How to Waterproof Plywood


Polyurethane plywood is vulnerable to moisture damage, so waterproofing it is essential. Several different solutions are available, but the best one depends on how it will be used and the environment in which it will be located. These include varnish, acrylic and polyurethane coatings. Each has advantages and disadvantages, and each requires proper preparation to ensure the final product is both durable and attractive.

Varnish is more flexible than paint, which helps reduce cracking if the plywood moves. It also lasts longer in areas that receive a lot of sunlight, as the natural solids in it block the UV rays that cause fading and aging. However, it takes longer to dry than other finishes, so you need to plan ahead and be patient when working with it.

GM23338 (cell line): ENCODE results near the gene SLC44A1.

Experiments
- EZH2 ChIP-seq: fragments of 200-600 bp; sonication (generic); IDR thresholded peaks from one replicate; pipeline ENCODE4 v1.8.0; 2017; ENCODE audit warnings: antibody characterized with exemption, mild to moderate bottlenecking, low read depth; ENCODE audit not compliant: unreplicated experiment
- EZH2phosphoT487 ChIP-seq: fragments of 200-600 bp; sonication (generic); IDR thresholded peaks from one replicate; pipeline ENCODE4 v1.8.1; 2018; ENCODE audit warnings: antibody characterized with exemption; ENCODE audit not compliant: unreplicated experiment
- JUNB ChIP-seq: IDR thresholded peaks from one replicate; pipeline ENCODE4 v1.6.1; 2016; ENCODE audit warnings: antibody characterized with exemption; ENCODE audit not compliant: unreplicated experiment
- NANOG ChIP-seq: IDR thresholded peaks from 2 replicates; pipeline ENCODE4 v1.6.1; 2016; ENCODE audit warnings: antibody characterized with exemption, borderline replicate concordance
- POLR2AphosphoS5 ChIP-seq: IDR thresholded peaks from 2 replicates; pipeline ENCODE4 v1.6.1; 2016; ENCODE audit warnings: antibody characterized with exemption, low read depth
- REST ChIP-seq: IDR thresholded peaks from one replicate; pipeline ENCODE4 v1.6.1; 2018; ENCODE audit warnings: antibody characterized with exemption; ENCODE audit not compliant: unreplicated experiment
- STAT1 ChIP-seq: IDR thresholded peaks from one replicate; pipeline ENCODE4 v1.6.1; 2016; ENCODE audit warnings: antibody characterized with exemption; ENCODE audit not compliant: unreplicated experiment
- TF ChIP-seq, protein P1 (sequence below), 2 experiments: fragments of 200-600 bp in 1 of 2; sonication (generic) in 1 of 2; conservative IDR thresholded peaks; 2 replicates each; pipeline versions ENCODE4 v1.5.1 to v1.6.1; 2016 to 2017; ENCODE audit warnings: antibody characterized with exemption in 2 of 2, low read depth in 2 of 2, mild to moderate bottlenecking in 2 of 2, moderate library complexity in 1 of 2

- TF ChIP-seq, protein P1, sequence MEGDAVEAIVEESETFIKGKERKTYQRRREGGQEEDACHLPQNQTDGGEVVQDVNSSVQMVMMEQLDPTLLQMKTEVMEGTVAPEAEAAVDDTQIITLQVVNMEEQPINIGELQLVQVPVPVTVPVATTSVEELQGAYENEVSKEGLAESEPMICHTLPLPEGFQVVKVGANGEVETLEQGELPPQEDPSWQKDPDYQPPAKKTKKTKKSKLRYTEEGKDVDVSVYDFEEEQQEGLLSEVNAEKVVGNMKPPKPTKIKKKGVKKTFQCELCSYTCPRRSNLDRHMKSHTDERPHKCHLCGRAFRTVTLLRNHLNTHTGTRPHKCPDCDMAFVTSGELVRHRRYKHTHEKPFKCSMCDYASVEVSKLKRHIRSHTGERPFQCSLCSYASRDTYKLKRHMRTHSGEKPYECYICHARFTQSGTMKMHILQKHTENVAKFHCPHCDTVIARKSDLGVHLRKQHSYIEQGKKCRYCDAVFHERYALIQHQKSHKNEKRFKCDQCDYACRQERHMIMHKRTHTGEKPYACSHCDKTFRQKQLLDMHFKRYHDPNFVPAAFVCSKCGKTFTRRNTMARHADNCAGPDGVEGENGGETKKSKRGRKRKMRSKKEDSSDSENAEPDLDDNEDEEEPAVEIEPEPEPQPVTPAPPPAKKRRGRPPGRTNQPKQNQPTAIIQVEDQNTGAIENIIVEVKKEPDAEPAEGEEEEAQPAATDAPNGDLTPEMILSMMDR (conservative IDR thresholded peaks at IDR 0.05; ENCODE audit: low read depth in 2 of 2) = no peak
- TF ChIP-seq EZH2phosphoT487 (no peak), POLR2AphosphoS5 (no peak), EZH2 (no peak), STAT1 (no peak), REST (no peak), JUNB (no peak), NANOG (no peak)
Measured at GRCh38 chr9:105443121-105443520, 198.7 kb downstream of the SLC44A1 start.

Enhancing Plywood Durability with Polyurethane Coating

Acrylic and polyurethane coatings are the most popular for interior use, as they offer a clear finish that allows the beauty of the wood grain to show through. They also have a quicker drying time than varnish and are more resistant to chemicals and water than stain and paint. Polyurethanes come in oil- and water-based versions, with both providing a strong protective finish and a range of sheen options. Water-based polyurethanes are less toxic, releasing fewer volatile organic compounds than their oil-based counterparts.

The key to a smooth, blemish-free finish is good sanding before adding stain or paint and hand sanding after the first coat of polyurethane has dried. You should also make sure to prepare the surface properly for applying the polyurethane, which includes cleaning up any sanding dust and allowing enough time for it to fully dry between applications.

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